The day before, Lebanon’s political bosses some of whom were criminal warlords during Lebanon’s civil war (1975-1991) and who in 1991 voted themselves total amnesty for their war crimes (in the final draft of the Amnesty Decree they crossed out “war crimes” and inserted “political crimes” and anointed themselves political lords for life) cut yet more deals to keep themselves in power. According to a 10/16/2017 report by Lebanon’s National News Agency (NNA),

“Lawmakers re-elected in only a ten-minute session, all parliamentary committees, their presidents, and members of the rapporteurs.”

Sami Atallah, an economist and director of the Lebanese Center for Policy Studies in Beirut recently commented that,

“Lebanon appears to be headed toward economic bankruptcy. Its chronic fiscal deficit, compounded with a trade deficit, is exposing the country’s financing needs.”

Attallah also noted that,

Lebanon’s political elite is willing to actually reform the system that is serving its interests through excessive spending and debt financing. Politicians will buy time through other gimmicks and will try to monetize the Syrian refugee crisis through another international conference to collect funds, lest any economic collapse have geopolitical consequences for Europe.  The country’s policymakers are morally and intellectually bankrupt when it comes to developing an economic system that delivers equitable growth for its citizens.”

The above promised Lebanese political steps are largely irrelevant according to World Bank and International Monetary Fund and a majority of experts who have been studying Lebanon’s economy. Some of their findings about the future of Lebanon’s economy include the following:

  • Lebanon’s economic growth will remain stagnant through at least 2018 with budget deficits undercutting any growth improvement;
  • Lebanon’s GDP will grow approximately 2 % in 2017 and 2018, down 0.1 percentage points from last month’s forecast;
  • wholesale economic activity  deteriorated in the second quarter of 2017 due to lower household income;
  • public debt, currently at a shocking 148 percent will likely continue to rise  and the budget deficit will move beyond 10 percent of Lebanon’s Gross Domestic Product.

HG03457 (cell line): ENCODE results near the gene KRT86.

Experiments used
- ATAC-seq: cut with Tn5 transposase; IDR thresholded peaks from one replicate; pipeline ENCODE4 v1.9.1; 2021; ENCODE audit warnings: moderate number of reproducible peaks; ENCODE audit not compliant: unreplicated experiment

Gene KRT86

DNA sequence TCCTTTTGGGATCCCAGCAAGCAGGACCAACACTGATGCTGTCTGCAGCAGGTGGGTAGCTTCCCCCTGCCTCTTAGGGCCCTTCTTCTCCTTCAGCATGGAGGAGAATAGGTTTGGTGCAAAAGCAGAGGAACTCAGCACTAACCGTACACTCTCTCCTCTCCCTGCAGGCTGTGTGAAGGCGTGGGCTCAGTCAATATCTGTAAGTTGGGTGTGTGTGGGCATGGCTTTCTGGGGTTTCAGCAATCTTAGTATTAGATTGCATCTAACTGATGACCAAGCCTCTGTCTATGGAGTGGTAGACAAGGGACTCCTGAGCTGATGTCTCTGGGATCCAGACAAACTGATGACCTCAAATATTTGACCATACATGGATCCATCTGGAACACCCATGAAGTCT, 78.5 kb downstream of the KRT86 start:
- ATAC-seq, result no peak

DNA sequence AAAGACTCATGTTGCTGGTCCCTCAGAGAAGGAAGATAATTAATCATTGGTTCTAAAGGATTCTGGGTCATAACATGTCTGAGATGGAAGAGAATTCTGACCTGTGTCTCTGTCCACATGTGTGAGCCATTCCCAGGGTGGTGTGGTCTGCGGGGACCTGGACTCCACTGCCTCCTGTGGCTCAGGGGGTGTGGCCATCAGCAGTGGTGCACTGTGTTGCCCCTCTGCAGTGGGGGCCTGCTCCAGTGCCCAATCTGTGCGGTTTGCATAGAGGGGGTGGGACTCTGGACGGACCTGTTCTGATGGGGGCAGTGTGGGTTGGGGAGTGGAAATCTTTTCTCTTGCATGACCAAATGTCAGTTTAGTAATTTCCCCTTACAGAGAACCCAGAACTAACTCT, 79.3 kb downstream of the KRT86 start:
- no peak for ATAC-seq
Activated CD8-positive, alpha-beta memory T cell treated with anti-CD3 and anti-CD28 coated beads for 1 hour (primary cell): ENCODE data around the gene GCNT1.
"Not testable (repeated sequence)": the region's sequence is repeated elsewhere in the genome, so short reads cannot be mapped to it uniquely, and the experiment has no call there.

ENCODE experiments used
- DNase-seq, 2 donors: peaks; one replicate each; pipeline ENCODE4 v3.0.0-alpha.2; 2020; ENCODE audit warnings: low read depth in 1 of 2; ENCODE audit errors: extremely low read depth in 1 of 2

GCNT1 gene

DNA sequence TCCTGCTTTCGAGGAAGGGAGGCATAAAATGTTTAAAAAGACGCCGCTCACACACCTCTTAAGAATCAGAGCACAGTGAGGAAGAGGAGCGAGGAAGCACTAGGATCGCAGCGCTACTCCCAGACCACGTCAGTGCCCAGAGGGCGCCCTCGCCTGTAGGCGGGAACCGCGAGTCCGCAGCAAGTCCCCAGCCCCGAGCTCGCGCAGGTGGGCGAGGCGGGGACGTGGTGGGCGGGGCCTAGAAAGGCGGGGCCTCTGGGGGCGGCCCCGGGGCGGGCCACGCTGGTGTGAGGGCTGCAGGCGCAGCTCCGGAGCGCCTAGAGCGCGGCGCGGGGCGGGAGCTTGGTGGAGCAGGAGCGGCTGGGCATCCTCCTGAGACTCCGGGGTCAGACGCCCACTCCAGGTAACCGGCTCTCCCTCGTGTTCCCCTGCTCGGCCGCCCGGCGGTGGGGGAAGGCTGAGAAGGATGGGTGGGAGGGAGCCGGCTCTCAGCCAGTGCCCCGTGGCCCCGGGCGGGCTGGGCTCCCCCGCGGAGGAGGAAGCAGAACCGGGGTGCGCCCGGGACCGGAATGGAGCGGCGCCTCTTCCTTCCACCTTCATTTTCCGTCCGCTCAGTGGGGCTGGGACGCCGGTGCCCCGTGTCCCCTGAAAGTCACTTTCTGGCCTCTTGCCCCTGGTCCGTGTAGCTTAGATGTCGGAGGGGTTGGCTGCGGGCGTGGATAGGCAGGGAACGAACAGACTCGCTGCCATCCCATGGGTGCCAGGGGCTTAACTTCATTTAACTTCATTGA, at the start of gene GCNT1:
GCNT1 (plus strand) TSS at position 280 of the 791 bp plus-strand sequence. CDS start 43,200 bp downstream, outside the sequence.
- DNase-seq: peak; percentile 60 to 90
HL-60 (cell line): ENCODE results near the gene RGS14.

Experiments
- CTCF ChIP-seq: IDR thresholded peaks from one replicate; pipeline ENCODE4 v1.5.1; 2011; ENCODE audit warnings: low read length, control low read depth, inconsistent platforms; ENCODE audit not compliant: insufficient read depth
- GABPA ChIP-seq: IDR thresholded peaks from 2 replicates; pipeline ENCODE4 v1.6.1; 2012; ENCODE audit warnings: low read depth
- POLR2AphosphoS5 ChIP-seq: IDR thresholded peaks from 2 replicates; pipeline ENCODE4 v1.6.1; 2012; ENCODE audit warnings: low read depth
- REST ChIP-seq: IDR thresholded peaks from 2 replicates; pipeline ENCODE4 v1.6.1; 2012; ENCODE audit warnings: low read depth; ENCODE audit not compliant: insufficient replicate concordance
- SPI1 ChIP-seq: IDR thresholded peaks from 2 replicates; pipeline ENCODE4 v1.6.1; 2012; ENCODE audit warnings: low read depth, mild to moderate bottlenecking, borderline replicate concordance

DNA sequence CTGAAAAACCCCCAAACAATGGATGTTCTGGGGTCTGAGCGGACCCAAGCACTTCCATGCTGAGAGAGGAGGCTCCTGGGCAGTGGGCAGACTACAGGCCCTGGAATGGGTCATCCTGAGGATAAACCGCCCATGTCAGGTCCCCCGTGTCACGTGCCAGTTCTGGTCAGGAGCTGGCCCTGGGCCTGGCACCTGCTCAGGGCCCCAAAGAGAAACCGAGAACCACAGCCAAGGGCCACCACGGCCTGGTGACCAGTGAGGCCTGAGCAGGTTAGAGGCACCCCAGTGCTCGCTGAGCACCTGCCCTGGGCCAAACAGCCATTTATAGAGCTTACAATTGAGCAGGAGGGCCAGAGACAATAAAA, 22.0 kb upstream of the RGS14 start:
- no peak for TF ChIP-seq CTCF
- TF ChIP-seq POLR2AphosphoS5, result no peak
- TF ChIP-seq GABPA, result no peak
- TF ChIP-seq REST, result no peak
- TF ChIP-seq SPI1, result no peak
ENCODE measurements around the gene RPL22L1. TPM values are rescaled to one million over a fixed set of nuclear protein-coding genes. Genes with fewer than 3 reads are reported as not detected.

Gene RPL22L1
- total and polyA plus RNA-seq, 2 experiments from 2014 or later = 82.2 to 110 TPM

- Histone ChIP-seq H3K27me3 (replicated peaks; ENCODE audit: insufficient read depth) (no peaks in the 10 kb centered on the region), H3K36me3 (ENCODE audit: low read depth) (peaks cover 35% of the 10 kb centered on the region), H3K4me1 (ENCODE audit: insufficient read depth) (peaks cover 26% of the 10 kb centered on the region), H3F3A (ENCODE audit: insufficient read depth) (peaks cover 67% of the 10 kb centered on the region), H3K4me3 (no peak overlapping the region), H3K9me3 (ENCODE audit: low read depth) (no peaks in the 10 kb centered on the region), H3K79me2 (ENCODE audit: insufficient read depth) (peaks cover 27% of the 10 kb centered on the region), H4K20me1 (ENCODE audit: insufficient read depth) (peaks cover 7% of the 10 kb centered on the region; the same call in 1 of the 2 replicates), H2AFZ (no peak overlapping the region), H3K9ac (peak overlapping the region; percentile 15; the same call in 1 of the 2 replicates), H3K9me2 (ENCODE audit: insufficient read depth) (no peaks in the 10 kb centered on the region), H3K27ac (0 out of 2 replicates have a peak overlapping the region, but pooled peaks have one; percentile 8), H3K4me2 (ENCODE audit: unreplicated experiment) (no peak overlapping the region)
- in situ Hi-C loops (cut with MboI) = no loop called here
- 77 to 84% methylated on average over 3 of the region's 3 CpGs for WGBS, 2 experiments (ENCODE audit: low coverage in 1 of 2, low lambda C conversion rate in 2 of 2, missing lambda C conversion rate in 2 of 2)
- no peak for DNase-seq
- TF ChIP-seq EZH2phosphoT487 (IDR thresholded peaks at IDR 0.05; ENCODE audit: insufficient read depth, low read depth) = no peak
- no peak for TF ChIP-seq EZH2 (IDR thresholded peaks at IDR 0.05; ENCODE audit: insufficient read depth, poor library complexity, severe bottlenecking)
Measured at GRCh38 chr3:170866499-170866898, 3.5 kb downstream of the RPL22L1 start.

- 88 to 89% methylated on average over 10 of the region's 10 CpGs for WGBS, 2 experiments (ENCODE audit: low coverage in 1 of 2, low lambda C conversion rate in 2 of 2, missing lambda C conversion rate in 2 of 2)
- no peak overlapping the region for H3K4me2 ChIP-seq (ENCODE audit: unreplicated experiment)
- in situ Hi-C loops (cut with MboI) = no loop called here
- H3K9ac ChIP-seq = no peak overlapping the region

According to Professor Sami Nader, Director of the Levant Institute for Strategic Affairs,

“Lebanon’s financial situation today is not so very different from that of Greece in 2009. It faces an increasing budget deficit, equivalent to 11 percent of GDP, which is leading to an alarming level of public debt, coupled with a high level of corruption and the absence of growth. For the sixth year in a row, since the outbreak of the uprisings in Syria, Lebanon’s debt is growing five times faster than its economy—the economy is growing at an average growth rate of 1.2 percent.”

Zafiris Tzannatos,| former Professor  and Chair of the Economics Department at the American University of Beirut, told Carnegie earlier this month that Lebanon’s economy is in crisis. Real GDP growth is projected to remain anemic at around 1.2 percent per year (representing half of Lebanon’s average in the post-civil war period until 2014) against a very tenuous fiscal position. This includes a high debt-to-GDP ratio, estimated at 150 percent by the World Bank and projected to increase, as well as a fiscal deficit of 10 percent. At the same time foreign remittances from Lebanese abroad have been declining while merchandize imports have been rising, as has the already sizable current account deficit that stands presently at 20 percent.

These three indicators (the debt and the dual fiscal and current account deficits) are not only sizeable as such, they are also among the largest in the world. This makes the size of Lebanon’s economic problem formidable, as evidenced by structural adjustment programs internationally, even if one bypasses the risks arising from the highly dollarized pegged economy and the lack of dynamism in a business environment dominated by corruption.

Lebanon’s economy is also widely predicted to deteriorate further and fast with a reversal in oil prices, increases in international interest rates, and an appreciation of the euro, which have so far been favorable to the Lebanese economy.

So how can granting Palestinian refugees in Lebanon the right to work help salvage Lebanon’s weakening economy?

Part 2: Granting Palestinians the Right to Work Can Salvage Lebanon’s Economy


Franklin P. Lamb, LLB, LLM, Ph.D. is a Fellow at Oxford University-UK, Law Professor, Legal Adviser to the Sabra-Shatila Scholarship Program, Shatila Camp  (SSSP-lb.com), and a member of the TRANSCEND Network for Peace Development Environment.  As a volunteer with the Palestine Civil Rights Campaign, Beirut and Washington, DC he is committed to help achieving the Right to Work and the Right to Home Ownership for every Palestinian Refugee in Lebanon. Lamb’s recent book, Syria’s Endangered Heritage: An international Responsibility to Protect and Preserve, is available on Amazon and other ebook outlets as well as at www.syrian-heritage.com . For Syria Heritage updates, please visit: www.syrian-heritage.comTo provide a meal to a Syrian refugee child in Lebanon please visit: http://mealsforsyrianrefugeechildrenlebanon.com. Lamb is reachable c/o franklin.lamb@hmc.ox.ac.uk or fplamb@gmail.com.


This article originally appeared on Transcend Media Service (TMS) on 30 Oct 2017.